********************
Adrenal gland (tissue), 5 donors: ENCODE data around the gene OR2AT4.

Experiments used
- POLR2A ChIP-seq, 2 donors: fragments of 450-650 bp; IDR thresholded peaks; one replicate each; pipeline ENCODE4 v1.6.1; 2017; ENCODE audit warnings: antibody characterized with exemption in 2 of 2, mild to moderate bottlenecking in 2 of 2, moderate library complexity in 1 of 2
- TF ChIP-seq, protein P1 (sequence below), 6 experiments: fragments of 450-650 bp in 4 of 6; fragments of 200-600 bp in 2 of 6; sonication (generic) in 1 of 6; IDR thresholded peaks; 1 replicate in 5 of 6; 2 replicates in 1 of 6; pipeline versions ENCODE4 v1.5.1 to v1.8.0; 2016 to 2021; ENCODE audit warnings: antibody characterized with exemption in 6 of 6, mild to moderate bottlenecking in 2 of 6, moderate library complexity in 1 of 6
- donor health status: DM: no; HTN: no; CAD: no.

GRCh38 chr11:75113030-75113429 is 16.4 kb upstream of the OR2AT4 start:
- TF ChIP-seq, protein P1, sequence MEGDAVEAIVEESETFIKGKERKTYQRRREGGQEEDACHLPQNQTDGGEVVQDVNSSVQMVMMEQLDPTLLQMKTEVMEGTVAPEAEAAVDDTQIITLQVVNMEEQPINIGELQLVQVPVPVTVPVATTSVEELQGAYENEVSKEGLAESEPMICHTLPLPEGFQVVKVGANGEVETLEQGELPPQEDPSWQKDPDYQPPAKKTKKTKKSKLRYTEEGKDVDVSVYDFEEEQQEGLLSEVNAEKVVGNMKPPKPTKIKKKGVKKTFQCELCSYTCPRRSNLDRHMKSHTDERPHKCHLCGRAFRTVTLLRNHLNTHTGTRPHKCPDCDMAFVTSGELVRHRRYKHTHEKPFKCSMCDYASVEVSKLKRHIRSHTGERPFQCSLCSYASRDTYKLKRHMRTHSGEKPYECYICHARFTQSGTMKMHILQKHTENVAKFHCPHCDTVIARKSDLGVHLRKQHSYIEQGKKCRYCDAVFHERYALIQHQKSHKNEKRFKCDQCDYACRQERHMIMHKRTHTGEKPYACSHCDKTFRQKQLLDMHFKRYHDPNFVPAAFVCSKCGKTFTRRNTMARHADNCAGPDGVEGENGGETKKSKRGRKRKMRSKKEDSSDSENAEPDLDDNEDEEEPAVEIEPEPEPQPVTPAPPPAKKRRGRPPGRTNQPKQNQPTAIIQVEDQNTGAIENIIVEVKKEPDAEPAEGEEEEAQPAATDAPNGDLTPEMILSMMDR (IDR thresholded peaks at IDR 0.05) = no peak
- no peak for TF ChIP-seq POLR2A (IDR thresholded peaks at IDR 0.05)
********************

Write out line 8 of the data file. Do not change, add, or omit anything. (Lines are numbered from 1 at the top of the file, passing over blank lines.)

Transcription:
- no peak for TF ChIP-seq POLR2A (IDR thresholded peaks at IDR 0.05)